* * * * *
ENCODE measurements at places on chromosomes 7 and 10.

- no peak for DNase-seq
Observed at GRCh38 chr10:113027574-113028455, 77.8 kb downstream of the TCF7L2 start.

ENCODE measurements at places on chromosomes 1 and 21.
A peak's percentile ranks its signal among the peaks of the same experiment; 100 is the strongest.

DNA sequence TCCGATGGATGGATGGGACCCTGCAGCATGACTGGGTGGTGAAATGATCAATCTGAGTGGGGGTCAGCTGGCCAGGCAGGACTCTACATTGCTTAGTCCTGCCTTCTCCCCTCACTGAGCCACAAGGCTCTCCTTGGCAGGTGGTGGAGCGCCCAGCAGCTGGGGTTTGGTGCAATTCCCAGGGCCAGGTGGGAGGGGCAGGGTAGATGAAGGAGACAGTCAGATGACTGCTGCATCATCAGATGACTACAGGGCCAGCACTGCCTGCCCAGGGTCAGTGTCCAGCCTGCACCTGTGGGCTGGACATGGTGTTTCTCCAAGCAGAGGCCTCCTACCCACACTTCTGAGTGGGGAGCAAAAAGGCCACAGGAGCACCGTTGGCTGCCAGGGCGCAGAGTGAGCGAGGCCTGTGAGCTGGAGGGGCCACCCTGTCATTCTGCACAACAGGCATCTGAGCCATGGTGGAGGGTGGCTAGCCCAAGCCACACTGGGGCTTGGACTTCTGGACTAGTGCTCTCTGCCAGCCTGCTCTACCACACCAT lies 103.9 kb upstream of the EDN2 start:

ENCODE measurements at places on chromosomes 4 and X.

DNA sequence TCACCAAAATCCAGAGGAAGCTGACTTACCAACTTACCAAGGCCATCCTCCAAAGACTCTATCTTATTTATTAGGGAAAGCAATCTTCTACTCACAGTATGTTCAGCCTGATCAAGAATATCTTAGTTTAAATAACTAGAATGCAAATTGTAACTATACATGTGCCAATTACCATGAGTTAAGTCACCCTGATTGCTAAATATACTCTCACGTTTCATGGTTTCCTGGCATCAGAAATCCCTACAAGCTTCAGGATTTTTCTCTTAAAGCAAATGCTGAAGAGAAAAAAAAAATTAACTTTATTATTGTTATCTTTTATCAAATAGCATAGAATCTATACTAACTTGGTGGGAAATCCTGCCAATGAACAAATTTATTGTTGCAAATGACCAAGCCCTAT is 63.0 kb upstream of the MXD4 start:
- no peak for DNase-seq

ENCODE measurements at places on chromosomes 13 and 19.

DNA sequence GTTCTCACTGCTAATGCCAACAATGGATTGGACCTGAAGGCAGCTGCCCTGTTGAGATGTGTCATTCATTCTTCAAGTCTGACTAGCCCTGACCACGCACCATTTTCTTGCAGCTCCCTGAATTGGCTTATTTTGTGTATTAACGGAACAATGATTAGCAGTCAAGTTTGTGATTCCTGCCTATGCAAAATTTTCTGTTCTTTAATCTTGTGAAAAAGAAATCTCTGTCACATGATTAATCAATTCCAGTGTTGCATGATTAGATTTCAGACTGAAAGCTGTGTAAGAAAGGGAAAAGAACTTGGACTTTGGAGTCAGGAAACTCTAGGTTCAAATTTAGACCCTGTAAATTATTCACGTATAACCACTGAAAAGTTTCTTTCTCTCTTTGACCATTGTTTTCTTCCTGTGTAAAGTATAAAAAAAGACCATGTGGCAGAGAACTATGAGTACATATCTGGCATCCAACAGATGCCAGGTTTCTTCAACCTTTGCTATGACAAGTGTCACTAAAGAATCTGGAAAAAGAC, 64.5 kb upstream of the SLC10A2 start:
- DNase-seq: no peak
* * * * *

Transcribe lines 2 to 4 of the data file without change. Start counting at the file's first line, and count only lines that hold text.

- no peak for DNase-seq
Observed at GRCh38 chr10:113027574-113028455, 77.8 kb downstream of the TCF7L2 start.

ENCODE measurements at places on chromosomes 1 and 21.